Bibliography on Ethics

Online Christian Ethics & Moral Theology Research Bibliographies

New Books on Ethics (2019) Recommended by Dr. Gordon E. Carkner

Science and the Good: the tragic quest for the foundations of morality by James Davison Hunter and Paul Nedelisky

The Science of Virtue by Mark McMinn

The Language Animal: the full shape of the human linguistic capacity. by Charles Taylor

Other Important Works:

Moral Believing Animals by Christian Smith

Ethics by Dietrich Bonhoeffer

After Virtue by Alasdair McIntyre

In Search of Moral Knowledge by Scot Smith

Resurrection and the Moral Order by Oliver O’Donovan

Choosing the Good: Christian Ethics in a Complex World

The (Un)common Good by Jim Wallis

Sources of the Self  by Charles Taylor

Racial Reconciliation Imagination, Humour, Commitment, Discernment, Hospitality

Screen Shot 2015-07-03 at 9.14.28 AM

Bioethics Bibliography [Last update: May 2, 2015]

Naturalism is a picture of the whole of reality that cannot, according to its own intrinsic premises, address the being of the whole; it is a metaphysics of the rejection of metaphysics, a transcendental certainty of the impossibility of transcendent truth, and so requires an act of pure credence logically immune to any verification…. Thus naturalism must forever remain a pure assertion, a pure conviction, a confession of blind assurance in an inaccessible beyond; and that beyond, more paradoxically still, is the beyond of no beyond. (D.B. Hart, 2013, p. 77)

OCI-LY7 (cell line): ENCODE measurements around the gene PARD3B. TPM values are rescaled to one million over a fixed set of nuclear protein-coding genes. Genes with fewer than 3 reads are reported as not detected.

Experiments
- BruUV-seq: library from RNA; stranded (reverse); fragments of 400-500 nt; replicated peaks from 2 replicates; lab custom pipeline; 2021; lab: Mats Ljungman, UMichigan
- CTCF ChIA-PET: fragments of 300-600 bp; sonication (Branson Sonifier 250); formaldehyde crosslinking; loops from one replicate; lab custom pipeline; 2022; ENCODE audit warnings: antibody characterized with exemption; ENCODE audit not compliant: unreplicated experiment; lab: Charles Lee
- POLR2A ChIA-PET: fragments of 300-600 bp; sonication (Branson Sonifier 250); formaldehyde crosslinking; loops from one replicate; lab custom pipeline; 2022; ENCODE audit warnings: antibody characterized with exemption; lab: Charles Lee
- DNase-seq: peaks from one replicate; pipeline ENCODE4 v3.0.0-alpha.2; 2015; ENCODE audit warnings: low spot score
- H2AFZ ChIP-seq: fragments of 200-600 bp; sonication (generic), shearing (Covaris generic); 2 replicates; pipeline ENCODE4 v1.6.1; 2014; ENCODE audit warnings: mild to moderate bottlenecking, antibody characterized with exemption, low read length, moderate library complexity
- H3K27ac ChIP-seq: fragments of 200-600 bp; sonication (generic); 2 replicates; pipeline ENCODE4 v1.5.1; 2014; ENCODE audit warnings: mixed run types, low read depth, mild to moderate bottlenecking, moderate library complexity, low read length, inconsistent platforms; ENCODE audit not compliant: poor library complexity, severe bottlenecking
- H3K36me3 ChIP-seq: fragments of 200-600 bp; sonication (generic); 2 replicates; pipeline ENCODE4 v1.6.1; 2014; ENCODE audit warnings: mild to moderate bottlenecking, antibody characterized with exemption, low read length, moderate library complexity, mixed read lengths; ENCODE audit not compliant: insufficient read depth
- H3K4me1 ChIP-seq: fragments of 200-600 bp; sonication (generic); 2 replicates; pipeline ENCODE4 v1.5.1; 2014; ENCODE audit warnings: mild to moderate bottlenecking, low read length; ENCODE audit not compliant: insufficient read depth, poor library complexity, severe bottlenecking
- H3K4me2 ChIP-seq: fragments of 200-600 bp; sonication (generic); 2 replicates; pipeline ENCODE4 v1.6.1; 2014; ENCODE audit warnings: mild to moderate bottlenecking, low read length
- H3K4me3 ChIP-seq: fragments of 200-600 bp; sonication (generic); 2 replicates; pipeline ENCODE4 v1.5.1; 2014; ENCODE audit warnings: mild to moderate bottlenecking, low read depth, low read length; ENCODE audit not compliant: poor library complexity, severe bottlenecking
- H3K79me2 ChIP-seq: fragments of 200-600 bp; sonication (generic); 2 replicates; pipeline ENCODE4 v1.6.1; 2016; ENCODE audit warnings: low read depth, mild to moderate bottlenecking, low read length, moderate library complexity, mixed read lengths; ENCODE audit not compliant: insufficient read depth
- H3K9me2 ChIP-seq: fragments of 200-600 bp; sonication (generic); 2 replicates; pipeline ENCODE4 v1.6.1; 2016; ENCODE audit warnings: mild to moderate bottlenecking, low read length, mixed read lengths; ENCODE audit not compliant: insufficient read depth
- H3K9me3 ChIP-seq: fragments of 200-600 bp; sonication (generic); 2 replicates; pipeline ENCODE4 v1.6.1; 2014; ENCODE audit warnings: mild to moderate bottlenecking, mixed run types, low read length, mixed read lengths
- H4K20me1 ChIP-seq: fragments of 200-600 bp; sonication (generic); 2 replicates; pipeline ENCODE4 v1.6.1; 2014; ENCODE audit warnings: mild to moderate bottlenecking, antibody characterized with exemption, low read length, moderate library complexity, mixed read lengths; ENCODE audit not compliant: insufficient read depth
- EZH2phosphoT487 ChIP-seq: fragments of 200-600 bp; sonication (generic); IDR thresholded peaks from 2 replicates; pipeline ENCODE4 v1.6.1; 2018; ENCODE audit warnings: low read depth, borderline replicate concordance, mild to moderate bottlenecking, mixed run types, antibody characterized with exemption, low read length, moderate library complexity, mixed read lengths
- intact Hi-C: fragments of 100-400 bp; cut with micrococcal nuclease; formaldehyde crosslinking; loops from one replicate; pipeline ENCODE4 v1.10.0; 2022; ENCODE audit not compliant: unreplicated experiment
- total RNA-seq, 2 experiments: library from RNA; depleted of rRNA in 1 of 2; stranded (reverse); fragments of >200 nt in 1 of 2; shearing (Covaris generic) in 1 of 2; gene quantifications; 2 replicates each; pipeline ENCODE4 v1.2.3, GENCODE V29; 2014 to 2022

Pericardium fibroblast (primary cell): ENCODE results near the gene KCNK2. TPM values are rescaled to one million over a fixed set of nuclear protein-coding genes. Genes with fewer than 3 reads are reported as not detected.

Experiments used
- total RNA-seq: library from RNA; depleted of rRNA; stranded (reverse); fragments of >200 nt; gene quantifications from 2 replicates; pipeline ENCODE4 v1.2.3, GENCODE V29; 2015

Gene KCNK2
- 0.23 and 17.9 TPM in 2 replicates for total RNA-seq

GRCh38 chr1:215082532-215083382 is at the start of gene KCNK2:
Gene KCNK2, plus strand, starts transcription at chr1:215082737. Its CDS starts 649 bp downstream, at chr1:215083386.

Modern moral philosophy has miscarried its central objective. Not only has it failed to stem the subjectivization of morality…; it has augmented it in a secular, rationalist register. This failure has quite properly marginalized professional moral philosophy, at least as currently institutionalized, as a realistic resource for resolving any ethical disagreements, because it has no indication of being able to do anything but perpetuate them.” (Alasdair MacIntyre quoted by B. Gregory, 2012, 220)

The commitments to metaphysical naturalism and ideological scientism that govern “public reason” dictate a conception of reality that prevents the grounding of any morality at all…. If metaphysical naturalism is true then human rights are not and cannot be real, natural or discovered. They are at most constructed conventions or useful fictions, but intellectually they are unwarranted remnants from a rejected conception of reality. (Brad Gregory, Notre Dame, 2012, p. 224-5)

%d bloggers like this: